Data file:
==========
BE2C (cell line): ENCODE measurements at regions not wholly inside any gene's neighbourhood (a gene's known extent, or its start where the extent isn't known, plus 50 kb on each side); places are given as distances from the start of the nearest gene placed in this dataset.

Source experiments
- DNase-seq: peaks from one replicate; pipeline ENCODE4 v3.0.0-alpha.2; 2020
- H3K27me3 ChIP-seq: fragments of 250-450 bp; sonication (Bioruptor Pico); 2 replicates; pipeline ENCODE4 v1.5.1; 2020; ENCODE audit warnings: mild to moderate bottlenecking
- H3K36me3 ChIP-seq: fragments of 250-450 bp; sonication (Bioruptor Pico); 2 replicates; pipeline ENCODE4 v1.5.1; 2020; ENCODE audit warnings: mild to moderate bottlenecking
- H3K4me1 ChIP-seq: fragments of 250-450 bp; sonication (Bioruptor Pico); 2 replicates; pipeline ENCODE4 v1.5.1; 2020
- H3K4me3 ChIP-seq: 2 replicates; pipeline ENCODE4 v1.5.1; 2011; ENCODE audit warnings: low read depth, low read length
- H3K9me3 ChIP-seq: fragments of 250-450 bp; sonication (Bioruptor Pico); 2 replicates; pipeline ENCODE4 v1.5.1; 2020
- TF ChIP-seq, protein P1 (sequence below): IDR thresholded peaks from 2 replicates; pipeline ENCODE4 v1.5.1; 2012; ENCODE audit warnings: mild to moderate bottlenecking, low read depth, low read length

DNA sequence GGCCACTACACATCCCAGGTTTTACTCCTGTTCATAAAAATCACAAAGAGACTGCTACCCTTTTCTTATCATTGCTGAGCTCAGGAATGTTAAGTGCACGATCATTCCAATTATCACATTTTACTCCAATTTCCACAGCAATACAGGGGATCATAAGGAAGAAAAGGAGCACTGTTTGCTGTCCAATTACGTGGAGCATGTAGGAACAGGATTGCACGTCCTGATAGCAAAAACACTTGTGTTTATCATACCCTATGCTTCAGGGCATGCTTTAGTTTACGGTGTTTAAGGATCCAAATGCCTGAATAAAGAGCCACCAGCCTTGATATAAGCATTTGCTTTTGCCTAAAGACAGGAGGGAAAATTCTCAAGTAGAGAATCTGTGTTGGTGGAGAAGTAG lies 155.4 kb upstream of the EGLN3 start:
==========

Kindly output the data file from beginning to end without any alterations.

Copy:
BE2C (cell line): ENCODE measurements at regions not wholly inside any gene's neighbourhood (a gene's known extent, or its start where the extent isn't known, plus 50 kb on each side); places are given as distances from the start of the nearest gene placed in this dataset.

Source experiments
- DNase-seq: peaks from one replicate; pipeline ENCODE4 v3.0.0-alpha.2; 2020
- H3K27me3 ChIP-seq: fragments of 250-450 bp; sonication (Bioruptor Pico); 2 replicates; pipeline ENCODE4 v1.5.1; 2020; ENCODE audit warnings: mild to moderate bottlenecking
- H3K36me3 ChIP-seq: fragments of 250-450 bp; sonication (Bioruptor Pico); 2 replicates; pipeline ENCODE4 v1.5.1; 2020; ENCODE audit warnings: mild to moderate bottlenecking
- H3K4me1 ChIP-seq: fragments of 250-450 bp; sonication (Bioruptor Pico); 2 replicates; pipeline ENCODE4 v1.5.1; 2020
- H3K4me3 ChIP-seq: 2 replicates; pipeline ENCODE4 v1.5.1; 2011; ENCODE audit warnings: low read depth, low read length
- H3K9me3 ChIP-seq: fragments of 250-450 bp; sonication (Bioruptor Pico); 2 replicates; pipeline ENCODE4 v1.5.1; 2020
- TF ChIP-seq, protein P1 (sequence below): IDR thresholded peaks from 2 replicates; pipeline ENCODE4 v1.5.1; 2012; ENCODE audit warnings: mild to moderate bottlenecking, low read depth, low read length

DNA sequence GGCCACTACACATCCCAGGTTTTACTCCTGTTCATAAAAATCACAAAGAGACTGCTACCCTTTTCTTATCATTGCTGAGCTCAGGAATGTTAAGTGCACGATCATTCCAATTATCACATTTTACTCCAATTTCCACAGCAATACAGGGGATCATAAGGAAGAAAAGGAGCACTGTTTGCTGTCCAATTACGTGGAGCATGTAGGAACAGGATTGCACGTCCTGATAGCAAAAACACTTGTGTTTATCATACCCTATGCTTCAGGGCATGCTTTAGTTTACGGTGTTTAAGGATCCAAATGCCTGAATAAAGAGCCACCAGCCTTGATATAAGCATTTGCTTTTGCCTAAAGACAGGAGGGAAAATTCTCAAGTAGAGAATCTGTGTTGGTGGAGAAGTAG lies 155.4 kb upstream of the EGLN3 start: